The wearing of poppies ... ...

  Quickbeam 08:21 13 Nov 2016

Enamel poppies, bejeweled poppies, silk poppies, discrete button poppies, and on BBC Breakfast just now someone with a poppy the size of a sunflower, matching shade of lippy and a gaudy red baubles necklace...

Doesn't the simple British Legion paper poppy count for the simplest act of annual remembrance anymore?

  morddwyd 09:25 13 Nov 2016

I'm afraid the Legion is guilty too.

I made my usual contribution at a Legion poppy "event" at my local supermarket and was told "Oh for that much you can have one of these" and was offered a larger and gaudier affair.

I must confess to being rather short, saying I was not bargaining for a poppy, just remembering friends.

  Sapins 10:27 13 Nov 2016

Next year Poppy Wreaths!

  Old Deuteronomy 10:52 13 Nov 2016

I never actually wear a poppy but, I do buy one every year. I have been wondering about how many of the fancy poppies are actually sold by the British Legion or, sold by others with the money not necessarily going to the Legion.

  Forum Editor 11:09 13 Nov 2016

Surely what matters is that people remember those who died in wars, rather than what their poppy looks like?

The enamelled brooches that people have worn mostly come from M&S, who donate all profits to The British Legion - £4.50 for every poppy sold.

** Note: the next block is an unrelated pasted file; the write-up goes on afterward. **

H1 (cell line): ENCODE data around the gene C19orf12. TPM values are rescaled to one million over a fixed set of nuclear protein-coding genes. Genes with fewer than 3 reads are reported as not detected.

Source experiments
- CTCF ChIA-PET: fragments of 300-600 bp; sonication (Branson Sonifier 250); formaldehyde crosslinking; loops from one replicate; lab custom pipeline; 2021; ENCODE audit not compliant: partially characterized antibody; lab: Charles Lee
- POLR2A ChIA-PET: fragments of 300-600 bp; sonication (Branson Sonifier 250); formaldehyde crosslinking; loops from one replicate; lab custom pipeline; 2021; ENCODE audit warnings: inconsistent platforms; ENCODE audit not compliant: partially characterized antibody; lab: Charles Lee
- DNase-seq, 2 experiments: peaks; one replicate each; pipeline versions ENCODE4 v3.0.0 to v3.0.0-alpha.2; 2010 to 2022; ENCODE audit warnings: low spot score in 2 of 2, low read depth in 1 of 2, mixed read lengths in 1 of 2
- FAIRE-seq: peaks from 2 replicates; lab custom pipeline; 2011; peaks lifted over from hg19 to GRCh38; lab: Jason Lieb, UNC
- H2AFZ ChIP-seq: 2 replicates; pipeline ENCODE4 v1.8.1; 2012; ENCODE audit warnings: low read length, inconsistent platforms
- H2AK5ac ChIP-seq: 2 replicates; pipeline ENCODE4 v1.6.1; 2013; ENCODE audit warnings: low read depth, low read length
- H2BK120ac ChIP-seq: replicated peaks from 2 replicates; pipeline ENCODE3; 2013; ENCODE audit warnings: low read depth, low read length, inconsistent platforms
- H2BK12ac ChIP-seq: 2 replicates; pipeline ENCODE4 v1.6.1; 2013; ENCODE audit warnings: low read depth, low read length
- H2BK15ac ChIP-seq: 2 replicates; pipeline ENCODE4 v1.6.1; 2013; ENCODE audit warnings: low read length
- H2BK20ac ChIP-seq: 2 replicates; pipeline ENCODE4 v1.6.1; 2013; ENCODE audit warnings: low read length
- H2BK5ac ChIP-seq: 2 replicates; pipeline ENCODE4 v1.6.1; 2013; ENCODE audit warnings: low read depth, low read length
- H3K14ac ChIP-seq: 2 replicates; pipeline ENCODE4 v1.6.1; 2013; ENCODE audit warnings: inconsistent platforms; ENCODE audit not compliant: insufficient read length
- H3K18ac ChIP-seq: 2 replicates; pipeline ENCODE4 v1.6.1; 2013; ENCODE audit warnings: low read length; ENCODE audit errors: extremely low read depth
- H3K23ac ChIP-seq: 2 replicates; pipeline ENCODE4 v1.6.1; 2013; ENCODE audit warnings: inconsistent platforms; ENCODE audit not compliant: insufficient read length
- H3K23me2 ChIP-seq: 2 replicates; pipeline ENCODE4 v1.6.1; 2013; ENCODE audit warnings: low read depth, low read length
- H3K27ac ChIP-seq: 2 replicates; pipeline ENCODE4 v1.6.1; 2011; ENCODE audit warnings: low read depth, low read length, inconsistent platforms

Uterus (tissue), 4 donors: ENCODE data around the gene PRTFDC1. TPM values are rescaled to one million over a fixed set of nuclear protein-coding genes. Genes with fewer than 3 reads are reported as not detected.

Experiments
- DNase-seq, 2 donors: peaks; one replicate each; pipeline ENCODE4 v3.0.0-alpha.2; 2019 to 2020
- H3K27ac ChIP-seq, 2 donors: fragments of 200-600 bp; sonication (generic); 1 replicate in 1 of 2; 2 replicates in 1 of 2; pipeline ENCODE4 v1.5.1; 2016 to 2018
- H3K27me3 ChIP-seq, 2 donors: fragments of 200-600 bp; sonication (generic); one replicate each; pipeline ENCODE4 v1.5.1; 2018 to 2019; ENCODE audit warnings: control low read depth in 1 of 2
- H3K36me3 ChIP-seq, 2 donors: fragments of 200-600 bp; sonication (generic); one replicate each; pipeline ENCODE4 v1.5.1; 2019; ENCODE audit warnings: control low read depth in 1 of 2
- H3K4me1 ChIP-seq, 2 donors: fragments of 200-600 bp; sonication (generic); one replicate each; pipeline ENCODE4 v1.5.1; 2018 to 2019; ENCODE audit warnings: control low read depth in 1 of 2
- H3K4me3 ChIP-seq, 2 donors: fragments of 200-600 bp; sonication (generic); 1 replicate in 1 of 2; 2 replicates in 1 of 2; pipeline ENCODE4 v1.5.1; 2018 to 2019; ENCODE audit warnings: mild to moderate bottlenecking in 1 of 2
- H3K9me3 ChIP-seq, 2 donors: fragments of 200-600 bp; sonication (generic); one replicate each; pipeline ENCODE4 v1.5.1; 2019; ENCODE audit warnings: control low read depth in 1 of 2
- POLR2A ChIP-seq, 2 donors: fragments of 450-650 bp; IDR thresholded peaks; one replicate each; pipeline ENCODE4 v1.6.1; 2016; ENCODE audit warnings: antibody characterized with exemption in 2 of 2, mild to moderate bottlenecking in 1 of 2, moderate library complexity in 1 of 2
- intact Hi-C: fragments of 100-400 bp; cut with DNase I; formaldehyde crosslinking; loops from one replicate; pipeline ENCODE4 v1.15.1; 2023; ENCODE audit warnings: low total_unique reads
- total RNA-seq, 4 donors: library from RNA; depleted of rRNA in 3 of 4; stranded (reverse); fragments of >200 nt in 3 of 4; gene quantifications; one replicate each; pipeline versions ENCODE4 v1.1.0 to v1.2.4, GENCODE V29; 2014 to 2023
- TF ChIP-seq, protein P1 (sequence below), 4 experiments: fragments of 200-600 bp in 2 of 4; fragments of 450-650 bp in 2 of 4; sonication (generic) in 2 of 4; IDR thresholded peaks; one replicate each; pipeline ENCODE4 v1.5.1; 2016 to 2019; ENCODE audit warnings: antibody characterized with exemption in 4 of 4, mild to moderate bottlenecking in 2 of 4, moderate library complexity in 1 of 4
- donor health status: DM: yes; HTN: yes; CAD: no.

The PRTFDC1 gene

BT 13:13 13 Nov 2016

"Oh for that much you can have one of these" and was offered a larger and gaudier affair.

Similar thing happened when I bought my Poppy. I declined and said 'No I'll just have an ordinary one', He did give me one of the small enamel ones though which I tend to wear all year round on my outdoor coat.

The enamelled brooches that people have worn mostly come from M&S

I beg to differ on that point. All sorts of places sell them and variuations, including a well known shopping channel and many independent jewellry outlets who make only a small token contribution to the British Legion, while making a good profit for themselves.

We discussed this last year on here and the way I see it is that many of the buyers of these jewellry items see them as just that and it will be a one off purchase to be pulled out every year without any further contribution being made, which rather defeats the object of the appeal.

I'm much happier making my annual contribution of the folding kind for a basic poppy.

  bumpkin 13:35 13 Nov 2016

Most of the money is stolen anyway.

  wee eddie 13:55 13 Nov 2016

I have two Poppies

One is knitted and sold to me for a tenner, on condition that I put a similar amount in the Box, each year that I use it.

The other is ceramic and fixes to the inside of my Taxi's windscreen. I shan't say what the initial cost was and I have no idea how much was donated to the Haig Fund, but the annual agreement is very similar.

  Quickbeam 15:25 13 Nov 2016

It was purely the fact that the woman being interviewed on TV obviously more interested in the fashion aspect than the thought that prompted me.

Believe me this poppy was as big as her face!

I probably end up buying a dozen every year as I go out with different jackets on and find I have to buy another...

  Fruit Bat /\0/\ 15:54 13 Nov 2016

Reasons for wearing a Poppy:

  1. Because its expected
  2. Its fashionable
  3. To show respect

Unfortunately I've probably posted the reasons in order for today's society.

  john bunyan 16:52 13 Nov 2016

I also wear 2 poppies; a normal one from poppy sellers and a small metal one from my old unit, the proceeds of which go to their charity. ( SBSA)

Went to a parade today and thought of lost comrades and all fallen including my father KIA 1943

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